Kennady's platoon held its fire until the Japanese were in view of his platoon and then joined in the hunt. The Americans chased the tanks up and down the streets of the village, through buildings and under them. By the time Bill's unit was ordered to disengage from the enemy, they had knocked out at least eight enemy tanks.
unaware of the
they came from
During one of these engagements, Charles lost his helmet. He later saw another helmet on the ground and picked it up. When he turned it over, there was a head strapped in it.
When word of the surrender reached C Company, Charles and the other men opened the gasoline cocks on their tanks and flood the tanks. They threw their guns and ammunition into the tanks and set them on fire.
During this time the Prisoners of War remained in their bivouac. One day, Charles watched two Americans go to a rocky precipice. Both men took off their watches and smashed them under their boots. Then, they shook hands. They held hands as they jumped to their deaths.
The members of C Company remained where they were for two days. They then made their way to Mariveles. The soldiers attempted to hide rice and other food on themselves, but the Japanese searched them and threw it on the ground.
Next, Charles and the other POWs were ordered to move to a school yard where they were made to kneel in the sun without food or water. They soon realized that behind them was Japanese artillery firing on Corregidor. The American guns on the island began returning fire. Shells from the American guns began landing among the POWs. The men had no place to hide and several were killed. Three of the four Japanese guns were also destroyed.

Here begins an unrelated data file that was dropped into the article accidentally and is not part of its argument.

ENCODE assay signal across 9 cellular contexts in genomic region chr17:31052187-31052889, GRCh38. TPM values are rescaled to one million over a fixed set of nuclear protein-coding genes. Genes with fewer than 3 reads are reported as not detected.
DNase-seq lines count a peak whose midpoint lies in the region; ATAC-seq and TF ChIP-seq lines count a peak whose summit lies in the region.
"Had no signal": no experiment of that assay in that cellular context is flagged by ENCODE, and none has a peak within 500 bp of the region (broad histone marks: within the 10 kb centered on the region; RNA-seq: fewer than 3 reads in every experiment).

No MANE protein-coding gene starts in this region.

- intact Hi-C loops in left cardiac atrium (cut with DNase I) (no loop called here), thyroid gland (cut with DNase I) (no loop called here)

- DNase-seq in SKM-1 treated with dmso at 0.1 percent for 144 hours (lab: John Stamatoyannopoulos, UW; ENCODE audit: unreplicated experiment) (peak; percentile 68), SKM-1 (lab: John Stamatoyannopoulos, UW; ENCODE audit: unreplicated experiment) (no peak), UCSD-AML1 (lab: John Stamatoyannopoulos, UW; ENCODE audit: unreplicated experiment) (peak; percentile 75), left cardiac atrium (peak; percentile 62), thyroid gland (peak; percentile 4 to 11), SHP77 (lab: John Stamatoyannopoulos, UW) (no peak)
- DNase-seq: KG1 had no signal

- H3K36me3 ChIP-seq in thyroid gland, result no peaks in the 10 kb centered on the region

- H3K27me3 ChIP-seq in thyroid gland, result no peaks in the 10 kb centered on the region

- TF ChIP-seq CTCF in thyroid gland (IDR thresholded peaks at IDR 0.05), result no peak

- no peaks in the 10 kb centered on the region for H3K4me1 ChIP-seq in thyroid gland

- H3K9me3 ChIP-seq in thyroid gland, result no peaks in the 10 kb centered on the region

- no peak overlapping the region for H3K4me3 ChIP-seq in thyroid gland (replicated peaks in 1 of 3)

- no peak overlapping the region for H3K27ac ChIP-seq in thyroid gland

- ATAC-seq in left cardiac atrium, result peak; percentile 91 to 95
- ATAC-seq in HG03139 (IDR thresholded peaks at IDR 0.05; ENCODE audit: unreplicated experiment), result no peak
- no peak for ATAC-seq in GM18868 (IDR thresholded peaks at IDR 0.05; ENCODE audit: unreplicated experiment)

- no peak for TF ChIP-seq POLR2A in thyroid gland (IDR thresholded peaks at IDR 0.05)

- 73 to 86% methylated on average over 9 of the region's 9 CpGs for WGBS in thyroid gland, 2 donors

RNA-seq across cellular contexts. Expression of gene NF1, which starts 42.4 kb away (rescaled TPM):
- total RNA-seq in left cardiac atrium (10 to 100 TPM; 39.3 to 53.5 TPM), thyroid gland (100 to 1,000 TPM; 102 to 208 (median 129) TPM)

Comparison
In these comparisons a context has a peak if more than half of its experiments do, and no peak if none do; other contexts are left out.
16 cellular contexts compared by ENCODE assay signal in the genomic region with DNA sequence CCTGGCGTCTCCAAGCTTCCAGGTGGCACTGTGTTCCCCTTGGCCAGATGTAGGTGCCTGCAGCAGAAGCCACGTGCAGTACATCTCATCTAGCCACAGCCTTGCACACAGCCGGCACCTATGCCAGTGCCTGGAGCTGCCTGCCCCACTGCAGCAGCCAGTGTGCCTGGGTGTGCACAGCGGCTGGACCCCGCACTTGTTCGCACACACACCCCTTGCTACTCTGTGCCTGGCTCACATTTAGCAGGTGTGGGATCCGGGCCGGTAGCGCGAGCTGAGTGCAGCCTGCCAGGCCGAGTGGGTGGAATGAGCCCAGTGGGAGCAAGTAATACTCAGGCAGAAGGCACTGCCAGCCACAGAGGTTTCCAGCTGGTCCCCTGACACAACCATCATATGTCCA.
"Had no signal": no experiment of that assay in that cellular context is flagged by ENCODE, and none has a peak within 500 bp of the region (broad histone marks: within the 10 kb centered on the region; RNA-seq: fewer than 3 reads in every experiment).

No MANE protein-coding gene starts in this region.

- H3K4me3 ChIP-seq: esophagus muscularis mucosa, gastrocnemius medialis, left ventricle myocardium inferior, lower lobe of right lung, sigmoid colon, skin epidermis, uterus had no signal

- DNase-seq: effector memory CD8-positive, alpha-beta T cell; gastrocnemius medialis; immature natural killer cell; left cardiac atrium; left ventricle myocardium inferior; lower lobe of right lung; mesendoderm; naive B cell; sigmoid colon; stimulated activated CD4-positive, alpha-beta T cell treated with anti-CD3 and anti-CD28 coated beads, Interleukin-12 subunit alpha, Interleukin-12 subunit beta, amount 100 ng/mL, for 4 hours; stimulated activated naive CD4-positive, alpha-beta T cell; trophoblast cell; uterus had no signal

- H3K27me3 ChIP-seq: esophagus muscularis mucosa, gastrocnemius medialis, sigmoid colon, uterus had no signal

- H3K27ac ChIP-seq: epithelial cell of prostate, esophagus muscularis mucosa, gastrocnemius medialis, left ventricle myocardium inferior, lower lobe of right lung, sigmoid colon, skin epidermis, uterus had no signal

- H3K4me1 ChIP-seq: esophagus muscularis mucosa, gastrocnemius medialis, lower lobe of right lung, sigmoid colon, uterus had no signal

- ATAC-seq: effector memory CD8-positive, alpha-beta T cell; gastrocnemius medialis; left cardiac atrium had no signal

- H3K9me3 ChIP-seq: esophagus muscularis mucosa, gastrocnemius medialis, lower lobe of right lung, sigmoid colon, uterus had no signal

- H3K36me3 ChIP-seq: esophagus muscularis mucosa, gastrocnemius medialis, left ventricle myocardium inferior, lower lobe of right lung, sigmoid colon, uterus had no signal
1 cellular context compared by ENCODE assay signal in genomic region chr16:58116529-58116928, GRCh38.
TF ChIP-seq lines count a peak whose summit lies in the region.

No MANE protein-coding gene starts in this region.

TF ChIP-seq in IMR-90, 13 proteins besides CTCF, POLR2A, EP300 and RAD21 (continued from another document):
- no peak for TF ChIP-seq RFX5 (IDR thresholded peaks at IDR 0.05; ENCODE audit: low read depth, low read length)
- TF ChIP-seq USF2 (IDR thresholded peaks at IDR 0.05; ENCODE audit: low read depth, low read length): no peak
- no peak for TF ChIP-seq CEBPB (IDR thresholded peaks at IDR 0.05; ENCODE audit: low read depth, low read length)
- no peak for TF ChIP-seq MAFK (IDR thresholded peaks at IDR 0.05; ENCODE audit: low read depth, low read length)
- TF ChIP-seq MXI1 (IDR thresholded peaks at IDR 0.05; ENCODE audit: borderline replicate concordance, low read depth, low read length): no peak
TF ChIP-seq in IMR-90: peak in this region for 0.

It was from Mariveles, late in the afternoon, that Charles began what would later become known as the Bataan Death March. The first night the POWs were marched all night. The first place that they were allowed to stop was near a Japanese machinegun nest. Corregidor was shelling the area and several of the shells landed among the POWs killing them.
What Charles remembered about the march was the thirst that he had. To keep moisture in his mouth, he kept a small pebble in his mouth. To make sure that the prisoners could not get water, the Japanese took away the POWs' canteen cups. The Japanese also would make a show of drinking water from the artesian wells and splashed in it to torment the prisoners.